Don’t Judge a Pill By Its Rainbow Cover


A picture of the “rainbow pills” that have recently been circulating popular childrens’ toys. Courtesy of Raw Pixel

Anagha Dogiparthi, Op-Ed Editor

Most young children have a toy they have developed a certain level of attachment to. Whether that be the ultra-popular legos, rainbow loom, or even stuffed animals, they provide some comfort to their dedicated owners. Feeling drawn to the irresistibility of the toys, children would end up dragging them to the grocery store, the mall, school, and anywhere possible. As young children, they would never expect those toys to contain approximately 15,000 rainbow-colored fentanyl pills. In fact, no one would. 

Around the beginning of October, federal authorities detained Latesha Bush, a woman from New Jersey, exactly for this reason. She was charged with concealing around 15,000 fentanyl pills, specifically dyed in a variety of colors, in a seemingly normal lego box as part of a drug trafficking scheme. According to the U.S. Drug Enforcement Administration, this was the largest seizure of rainbow fentanyl in the history of New York’s drug capture hunts. 

Although the numbers introduced give some perspective on the danger the wide dispersal of this drug might have, it is hard to understand the true damages without understanding the science behind it. 

The rainbow pills, upon first glance, seem harmless– without a deeper look, it’s easy to assume that they are just another variation of the colorful candies children have grown accustomed to. Unfortunately, these same “candies” are a clever disguise for “newly packaged poison” according to Good Morning America’s October report.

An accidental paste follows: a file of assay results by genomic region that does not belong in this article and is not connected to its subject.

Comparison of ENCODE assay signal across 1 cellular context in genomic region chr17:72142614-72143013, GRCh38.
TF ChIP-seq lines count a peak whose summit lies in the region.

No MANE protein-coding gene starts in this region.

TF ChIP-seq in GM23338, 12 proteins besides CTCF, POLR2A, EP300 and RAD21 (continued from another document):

But what exactly makes fentanyl harmful? As of this year, more than 56,000 people died from overdoses, which is an increase of over 50% from the previous year. Even 2 milligrams of fentanyl, which is approximately 12 grains of salt, could be a lethal dose. When thinking about this minor amount in perspective, the amount that the pills contain could lead to major health effects for anyone. Not only do these statistics indicate that the damages of fentanyl are already established, it also means that it could be very easy for young children to die even from a small ingestion of the drug.

Additionally, its effects on the brain are infinitely harmful and can easily cause lasting health concerns. According to the National Institution of Health, “fentanyl works by binding to the body’s opioid receptors, which are found in the parts of the brain that control pain and emotions.” When people overdose on this substance, their breathing can potentially stop, decreasing the flow of oxygen to the brain. The lack of oxygen flow to the brain could mean many different things– ranging from comas, permanent brain damage, or even immediate death. 

Considering that ingesting even the smallest portions of fentanyl can potentially cause an overdose, the impacts of the pills are evident. 

What actions have people in the community taken to ensure the safety of innocent children or any other victims that may fall prey to schemes such as these? 

The Los Angeles County Sheriff’s Department issued a warning, stating that “With Halloween approaching, parents need to make sure they are checking their kids’ candy and not allowing them to eat anything unless it has been inspected by them”. Additionally, national organizations such as the Drug Enforcement Administration have released their own warning statements to parents and guardians everywhere.

Although Halloween is always an exciting event, make sure to stay safe during these trying times. After all, the rainbow pills have the uncanny ability to disguise themselves in any colorful popular candy– even someone’s favorite.